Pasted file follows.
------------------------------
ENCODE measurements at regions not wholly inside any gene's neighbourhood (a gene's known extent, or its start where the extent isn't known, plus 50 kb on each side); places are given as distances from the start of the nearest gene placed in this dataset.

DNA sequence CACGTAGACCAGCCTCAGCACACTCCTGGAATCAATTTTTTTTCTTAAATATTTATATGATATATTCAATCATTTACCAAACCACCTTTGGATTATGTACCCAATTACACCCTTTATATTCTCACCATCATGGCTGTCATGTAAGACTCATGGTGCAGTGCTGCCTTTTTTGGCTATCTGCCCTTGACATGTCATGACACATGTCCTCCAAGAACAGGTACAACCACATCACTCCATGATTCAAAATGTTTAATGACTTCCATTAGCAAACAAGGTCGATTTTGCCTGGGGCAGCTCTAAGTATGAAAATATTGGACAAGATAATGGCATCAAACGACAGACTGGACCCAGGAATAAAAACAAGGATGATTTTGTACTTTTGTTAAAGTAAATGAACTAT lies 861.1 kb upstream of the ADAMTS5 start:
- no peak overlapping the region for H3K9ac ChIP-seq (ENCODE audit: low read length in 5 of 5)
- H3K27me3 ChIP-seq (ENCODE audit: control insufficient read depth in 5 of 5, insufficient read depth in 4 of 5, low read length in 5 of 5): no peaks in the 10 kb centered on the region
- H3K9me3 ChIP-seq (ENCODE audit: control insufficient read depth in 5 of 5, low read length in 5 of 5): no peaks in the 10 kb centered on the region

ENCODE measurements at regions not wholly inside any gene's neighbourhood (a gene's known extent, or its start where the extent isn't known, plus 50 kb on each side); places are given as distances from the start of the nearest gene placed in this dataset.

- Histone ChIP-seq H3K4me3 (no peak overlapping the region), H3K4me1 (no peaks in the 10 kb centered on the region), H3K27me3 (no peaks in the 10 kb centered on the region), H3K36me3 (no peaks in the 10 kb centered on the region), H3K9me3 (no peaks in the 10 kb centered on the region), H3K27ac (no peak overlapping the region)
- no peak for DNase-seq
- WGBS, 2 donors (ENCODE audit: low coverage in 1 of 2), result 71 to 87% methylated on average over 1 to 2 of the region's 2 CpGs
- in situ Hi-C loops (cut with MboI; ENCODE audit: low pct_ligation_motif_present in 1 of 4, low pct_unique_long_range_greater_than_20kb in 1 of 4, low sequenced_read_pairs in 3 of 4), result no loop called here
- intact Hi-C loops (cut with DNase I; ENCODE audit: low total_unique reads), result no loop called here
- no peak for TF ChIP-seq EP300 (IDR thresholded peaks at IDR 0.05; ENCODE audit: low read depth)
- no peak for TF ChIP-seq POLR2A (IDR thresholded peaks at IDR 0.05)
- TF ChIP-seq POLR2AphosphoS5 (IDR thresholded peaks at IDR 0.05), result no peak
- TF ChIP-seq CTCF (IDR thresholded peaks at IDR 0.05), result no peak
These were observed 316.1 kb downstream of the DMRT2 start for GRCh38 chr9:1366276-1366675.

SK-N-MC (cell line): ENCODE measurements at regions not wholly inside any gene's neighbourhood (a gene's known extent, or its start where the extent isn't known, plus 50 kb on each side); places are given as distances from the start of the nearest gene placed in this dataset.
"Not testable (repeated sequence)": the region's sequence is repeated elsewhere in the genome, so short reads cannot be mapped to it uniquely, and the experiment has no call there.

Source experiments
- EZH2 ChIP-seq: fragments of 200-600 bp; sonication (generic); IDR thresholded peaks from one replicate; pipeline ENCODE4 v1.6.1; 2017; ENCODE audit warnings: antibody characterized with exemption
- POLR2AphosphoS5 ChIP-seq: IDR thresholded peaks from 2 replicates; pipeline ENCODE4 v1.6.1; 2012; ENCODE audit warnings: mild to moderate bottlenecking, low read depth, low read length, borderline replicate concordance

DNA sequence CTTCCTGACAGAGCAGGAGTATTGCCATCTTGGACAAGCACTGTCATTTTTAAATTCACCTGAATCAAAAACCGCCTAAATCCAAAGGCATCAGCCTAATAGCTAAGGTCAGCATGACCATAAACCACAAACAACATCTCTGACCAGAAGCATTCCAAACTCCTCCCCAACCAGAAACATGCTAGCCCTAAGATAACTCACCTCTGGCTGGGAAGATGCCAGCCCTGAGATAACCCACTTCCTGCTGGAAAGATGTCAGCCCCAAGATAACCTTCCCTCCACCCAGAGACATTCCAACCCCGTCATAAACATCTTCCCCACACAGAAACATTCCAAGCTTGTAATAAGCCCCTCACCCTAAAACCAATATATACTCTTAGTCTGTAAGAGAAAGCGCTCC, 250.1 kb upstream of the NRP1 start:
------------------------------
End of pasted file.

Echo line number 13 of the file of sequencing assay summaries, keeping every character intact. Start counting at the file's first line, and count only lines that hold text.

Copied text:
- no peak for TF ChIP-seq POLR2A (IDR thresholded peaks at IDR 0.05)